Olevano Extra Virgin Olive Oil +Cookbook

A couple of people over at QVC seem to like it

Everything u have ever wanted to know about olevano.com

Has this been over on the wine.woot site?
There was some EVOO offered there that people were raving about. Wondering if this was the same stuff.

Never mind. Wine.woot has Wood Ranch and Case de case and a couple of others with EVOO offerings. Not the Olevano.

Anyone can compare this with them?

great olive oil. customer top rated on QVC.

Okay, I’m not sure I’m understanding the olive oil thing. I finally sprung for a small bottle of the stuff a year or so back and it tastes funny compared to the bargain-priced generic vegetable oil which says it’s soybean oil. Is it supposed to do something different than that to make up for the taste? (And price?)

I’ve purchased this particular olive oil by the case for over a decade. Their original site was “thefinestoliveoil.com”. It now goes the same place as olevano.com. I used to give it away for Christmas presents but decided the relatives didn’t apprciate it enough so I keep it now for myself:-) That’s my story and I’m sticking to it. BTW the large 1L bottle alone goes for $25 at the site and I suppose shipping is indeed extra. This is not a bad deal.

I just went through the motions of buying the 1 liter size on their website (no cookbook). The least expensive shipping is $12 for FedEx Home delivery. Woot is definitely the better deal.

A “first cold press” olive oil like this is something that you’d get because you like the funny taste. :slight_smile: This is an oil you’d use for things like dips, dressings, and sauces. Different olive oils do have different flavors, some more peppery and some more fruity, so I wouldn’t assume that you don’t like all extra virgin olive oils because you didn’t like one.

There are also lower (i.e. more processed) grades of olive oil, which have a less pronounced flavor and work better for sauteing in the kitchen or other applications where the fat stays in the background. They’re also cheaper than first press extra virgin. That would be a closer comparison to the soybean oil you mention.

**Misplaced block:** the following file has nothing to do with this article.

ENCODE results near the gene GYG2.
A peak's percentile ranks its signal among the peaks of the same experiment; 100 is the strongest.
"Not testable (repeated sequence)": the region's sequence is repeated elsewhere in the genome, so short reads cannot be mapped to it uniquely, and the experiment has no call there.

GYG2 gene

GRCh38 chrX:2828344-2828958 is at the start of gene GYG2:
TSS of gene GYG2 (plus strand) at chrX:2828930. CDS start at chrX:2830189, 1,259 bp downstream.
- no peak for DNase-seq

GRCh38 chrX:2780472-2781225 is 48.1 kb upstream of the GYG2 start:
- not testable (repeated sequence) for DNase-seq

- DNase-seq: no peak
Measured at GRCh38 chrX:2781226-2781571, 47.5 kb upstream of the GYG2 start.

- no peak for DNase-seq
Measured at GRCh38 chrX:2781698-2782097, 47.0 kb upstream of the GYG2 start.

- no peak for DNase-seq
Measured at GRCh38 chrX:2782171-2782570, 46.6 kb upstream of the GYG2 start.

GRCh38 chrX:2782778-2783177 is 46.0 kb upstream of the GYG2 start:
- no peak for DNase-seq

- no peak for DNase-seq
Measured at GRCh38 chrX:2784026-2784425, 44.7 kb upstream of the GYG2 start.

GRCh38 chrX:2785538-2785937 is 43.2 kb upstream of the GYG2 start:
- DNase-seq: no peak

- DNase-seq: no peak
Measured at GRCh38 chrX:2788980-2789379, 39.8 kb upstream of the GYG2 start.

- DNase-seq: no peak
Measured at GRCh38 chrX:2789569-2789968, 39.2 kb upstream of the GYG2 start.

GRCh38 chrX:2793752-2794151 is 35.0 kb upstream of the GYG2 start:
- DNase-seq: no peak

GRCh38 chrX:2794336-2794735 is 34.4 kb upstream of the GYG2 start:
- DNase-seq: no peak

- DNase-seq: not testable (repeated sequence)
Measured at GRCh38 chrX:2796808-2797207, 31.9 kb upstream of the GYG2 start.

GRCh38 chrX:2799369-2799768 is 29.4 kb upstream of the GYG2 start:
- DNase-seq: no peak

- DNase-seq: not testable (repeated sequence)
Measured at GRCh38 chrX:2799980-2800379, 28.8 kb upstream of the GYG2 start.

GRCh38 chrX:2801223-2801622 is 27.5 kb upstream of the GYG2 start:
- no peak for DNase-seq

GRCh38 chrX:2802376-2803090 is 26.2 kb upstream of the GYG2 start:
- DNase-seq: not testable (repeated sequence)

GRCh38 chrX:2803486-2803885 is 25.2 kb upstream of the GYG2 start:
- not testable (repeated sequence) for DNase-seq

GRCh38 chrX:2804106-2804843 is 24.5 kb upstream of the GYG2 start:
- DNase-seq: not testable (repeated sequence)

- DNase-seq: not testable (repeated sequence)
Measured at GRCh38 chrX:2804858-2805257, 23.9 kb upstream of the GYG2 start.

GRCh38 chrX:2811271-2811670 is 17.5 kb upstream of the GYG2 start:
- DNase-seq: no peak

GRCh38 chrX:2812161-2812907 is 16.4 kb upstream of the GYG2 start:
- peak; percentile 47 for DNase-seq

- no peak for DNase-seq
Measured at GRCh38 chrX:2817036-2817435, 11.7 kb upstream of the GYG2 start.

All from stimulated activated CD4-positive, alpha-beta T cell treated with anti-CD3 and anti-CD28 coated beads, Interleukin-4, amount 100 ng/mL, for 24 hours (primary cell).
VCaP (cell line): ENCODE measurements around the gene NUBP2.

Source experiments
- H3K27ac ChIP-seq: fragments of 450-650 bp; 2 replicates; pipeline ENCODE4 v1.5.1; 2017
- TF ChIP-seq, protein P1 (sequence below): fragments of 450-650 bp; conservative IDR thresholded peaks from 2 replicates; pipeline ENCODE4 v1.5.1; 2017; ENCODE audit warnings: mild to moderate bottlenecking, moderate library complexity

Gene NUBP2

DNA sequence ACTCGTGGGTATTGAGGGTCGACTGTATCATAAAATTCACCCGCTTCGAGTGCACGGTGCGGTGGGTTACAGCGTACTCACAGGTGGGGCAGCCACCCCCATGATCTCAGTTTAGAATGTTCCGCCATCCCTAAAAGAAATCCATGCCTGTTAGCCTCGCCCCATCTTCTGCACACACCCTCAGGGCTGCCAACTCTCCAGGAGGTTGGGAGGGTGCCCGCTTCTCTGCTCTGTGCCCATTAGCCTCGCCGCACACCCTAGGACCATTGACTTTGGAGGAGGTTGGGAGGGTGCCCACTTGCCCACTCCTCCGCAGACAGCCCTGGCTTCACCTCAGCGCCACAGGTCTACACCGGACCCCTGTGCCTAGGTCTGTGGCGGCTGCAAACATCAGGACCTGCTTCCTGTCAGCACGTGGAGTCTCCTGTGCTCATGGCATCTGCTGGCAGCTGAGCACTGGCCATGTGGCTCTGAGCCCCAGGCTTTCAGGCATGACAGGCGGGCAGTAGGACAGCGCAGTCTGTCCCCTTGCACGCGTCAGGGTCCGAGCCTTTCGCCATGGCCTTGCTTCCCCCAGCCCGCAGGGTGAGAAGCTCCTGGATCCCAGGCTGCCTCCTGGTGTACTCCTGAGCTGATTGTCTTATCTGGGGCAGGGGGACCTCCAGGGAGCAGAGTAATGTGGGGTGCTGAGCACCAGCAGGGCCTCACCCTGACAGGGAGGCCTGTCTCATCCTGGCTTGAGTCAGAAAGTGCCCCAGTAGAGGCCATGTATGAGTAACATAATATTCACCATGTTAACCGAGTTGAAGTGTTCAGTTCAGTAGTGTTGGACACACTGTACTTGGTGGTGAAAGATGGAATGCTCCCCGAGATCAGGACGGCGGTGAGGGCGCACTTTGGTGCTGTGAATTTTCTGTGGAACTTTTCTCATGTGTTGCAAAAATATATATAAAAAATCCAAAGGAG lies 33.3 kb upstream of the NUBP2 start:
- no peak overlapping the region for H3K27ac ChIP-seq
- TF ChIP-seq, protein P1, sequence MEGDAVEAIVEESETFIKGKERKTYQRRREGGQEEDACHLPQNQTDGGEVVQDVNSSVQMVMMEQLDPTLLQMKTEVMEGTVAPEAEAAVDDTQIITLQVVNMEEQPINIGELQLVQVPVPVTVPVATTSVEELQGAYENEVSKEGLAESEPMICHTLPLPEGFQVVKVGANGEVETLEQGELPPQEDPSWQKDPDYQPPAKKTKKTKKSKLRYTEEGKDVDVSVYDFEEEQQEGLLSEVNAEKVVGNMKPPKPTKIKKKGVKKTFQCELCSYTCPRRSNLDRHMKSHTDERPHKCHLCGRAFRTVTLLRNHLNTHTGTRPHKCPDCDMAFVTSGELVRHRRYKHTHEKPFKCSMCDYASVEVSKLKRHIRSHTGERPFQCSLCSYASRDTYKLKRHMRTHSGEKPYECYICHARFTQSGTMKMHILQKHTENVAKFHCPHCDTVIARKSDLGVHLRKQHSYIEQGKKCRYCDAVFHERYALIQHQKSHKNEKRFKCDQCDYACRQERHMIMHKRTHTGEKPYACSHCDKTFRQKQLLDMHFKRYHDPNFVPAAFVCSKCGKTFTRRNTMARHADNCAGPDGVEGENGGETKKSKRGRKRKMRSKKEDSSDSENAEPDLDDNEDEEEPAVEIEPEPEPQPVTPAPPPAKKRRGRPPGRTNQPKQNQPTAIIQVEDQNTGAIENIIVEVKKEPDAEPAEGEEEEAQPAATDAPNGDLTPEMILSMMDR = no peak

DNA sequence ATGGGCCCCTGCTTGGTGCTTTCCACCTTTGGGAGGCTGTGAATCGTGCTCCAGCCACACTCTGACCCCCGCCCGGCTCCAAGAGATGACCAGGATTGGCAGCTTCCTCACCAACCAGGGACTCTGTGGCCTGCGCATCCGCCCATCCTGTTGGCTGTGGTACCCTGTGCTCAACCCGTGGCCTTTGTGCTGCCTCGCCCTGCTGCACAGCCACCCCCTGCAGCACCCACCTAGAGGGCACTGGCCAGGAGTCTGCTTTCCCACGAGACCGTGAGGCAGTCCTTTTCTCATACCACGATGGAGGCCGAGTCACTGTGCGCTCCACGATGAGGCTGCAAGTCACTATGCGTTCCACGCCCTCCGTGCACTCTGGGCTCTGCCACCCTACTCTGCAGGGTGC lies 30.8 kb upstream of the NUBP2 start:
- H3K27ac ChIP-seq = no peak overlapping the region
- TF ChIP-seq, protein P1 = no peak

It sounds like you’re referring to the health benefits of olive oil, which get a lot of attention. Olive oil is mostly monounsaturated fat, making it a less-artery-clogging choice than the saturated fats in butter, shortening, or bacon fat. It’s not clear to me that it’s a significantly better choice than soybean oil… a little bit, but the numbers look pretty close to my untrained eye. There’s some interesting research suggesting that something in olive oil is better for your heart than other vegetable oils, but I’m not aware that we can say definitively what that something is.

Of course, I like olive oil, so the answer isn’t likely to change my cooking much. YMMV.

Factoid: At the first Olympic Games in 776 B.C., athlete winners received an olive branch and olive oil as their prizes. Wonder if it was Olevano…they say it dates back to 660b.c.
Ok so I’m a fan…whatya gonna do bout it?

My wife being an avid Q’er, the author of the cookbook is a chef host and presenter on QVC. Meredith Laurence, aka “The Blue Jean Chef” presents for the Q’s proprietary cookware line “Cooks Essentials”, and some of her own (re)branded unique kitchen items.

Am I wierd?
I hate olives, but love olive oil.

this olive oil is fantastic, and the cookbook is great as well–i’ve had it since it was released in 2010 and have made nearly all of the recipes. i also love meredith laurence; she’s a sweetheart who really knows her stuff and even has her own cookware and bakeware lines.

[QUOTE=ssratracer, post:11, topic:382523]
Meredith Laurence, aka “The Blue Jean Chef” presents for the Q’s proprietary cookware line “Cooks Essentials”,

Actually Bob Warden does most of the Cook’s Essentials bits. Meredith Laurence is the primary promoter of the Technique® brand.

Olive oil has become one of those trendy items where people with more money than sense assume that if you pay much more it must be much better.

Like any other fruit there will be variations in quality from plant to plant, region to region, and season to season. Brand names have only a minimal affect on any of these factors. I’m a supertaster, and I will assure you that I have found oils costing hundreds of dollars sitting next to oils costing less than ten dollars with little perceptible difference in taste or quality. The best advice I can give is sample a variety of products and buy the least expensive one that suits your tastes. Only in this way can we combat the snobification of food.